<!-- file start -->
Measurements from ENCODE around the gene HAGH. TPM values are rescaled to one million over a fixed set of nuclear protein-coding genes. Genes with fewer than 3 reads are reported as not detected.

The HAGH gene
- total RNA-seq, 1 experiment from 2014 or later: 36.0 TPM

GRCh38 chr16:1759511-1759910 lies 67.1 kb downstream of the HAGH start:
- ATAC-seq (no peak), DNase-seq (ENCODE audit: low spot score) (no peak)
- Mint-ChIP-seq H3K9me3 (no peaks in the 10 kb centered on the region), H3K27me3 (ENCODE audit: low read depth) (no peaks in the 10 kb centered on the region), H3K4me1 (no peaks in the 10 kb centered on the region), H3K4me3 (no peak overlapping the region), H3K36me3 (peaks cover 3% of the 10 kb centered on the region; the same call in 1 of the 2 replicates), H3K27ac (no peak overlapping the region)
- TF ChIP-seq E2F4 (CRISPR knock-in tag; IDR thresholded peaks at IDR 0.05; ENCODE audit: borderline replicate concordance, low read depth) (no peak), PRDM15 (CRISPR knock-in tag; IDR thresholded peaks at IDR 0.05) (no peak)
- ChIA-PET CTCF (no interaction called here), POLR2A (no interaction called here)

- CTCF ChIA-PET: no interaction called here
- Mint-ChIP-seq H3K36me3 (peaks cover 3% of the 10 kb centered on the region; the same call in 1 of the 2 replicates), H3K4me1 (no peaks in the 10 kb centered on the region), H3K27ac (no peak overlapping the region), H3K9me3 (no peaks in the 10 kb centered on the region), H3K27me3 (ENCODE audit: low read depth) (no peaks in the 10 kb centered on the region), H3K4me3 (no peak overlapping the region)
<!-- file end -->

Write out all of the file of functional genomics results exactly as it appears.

Measurements from ENCODE around the gene HAGH. TPM values are rescaled to one million over a fixed set of nuclear protein-coding genes. Genes with fewer than 3 reads are reported as not detected.

The HAGH gene
- total RNA-seq, 1 experiment from 2014 or later: 36.0 TPM

GRCh38 chr16:1759511-1759910 lies 67.1 kb downstream of the HAGH start:
- ATAC-seq (no peak), DNase-seq (ENCODE audit: low spot score) (no peak)
- Mint-ChIP-seq H3K9me3 (no peaks in the 10 kb centered on the region), H3K27me3 (ENCODE audit: low read depth) (no peaks in the 10 kb centered on the region), H3K4me1 (no peaks in the 10 kb centered on the region), H3K4me3 (no peak overlapping the region), H3K36me3 (peaks cover 3% of the 10 kb centered on the region; the same call in 1 of the 2 replicates), H3K27ac (no peak overlapping the region)
- TF ChIP-seq E2F4 (CRISPR knock-in tag; IDR thresholded peaks at IDR 0.05; ENCODE audit: borderline replicate concordance, low read depth) (no peak), PRDM15 (CRISPR knock-in tag; IDR thresholded peaks at IDR 0.05) (no peak)
- ChIA-PET CTCF (no interaction called here), POLR2A (no interaction called here)

- CTCF ChIA-PET: no interaction called here
- Mint-ChIP-seq H3K36me3 (peaks cover 3% of the 10 kb centered on the region; the same call in 1 of the 2 replicates), H3K4me1 (no peaks in the 10 kb centered on the region), H3K27ac (no peak overlapping the region), H3K9me3 (no peaks in the 10 kb centered on the region), H3K27me3 (ENCODE audit: low read depth) (no peaks in the 10 kb centered on the region), H3K4me3 (no peak overlapping the region)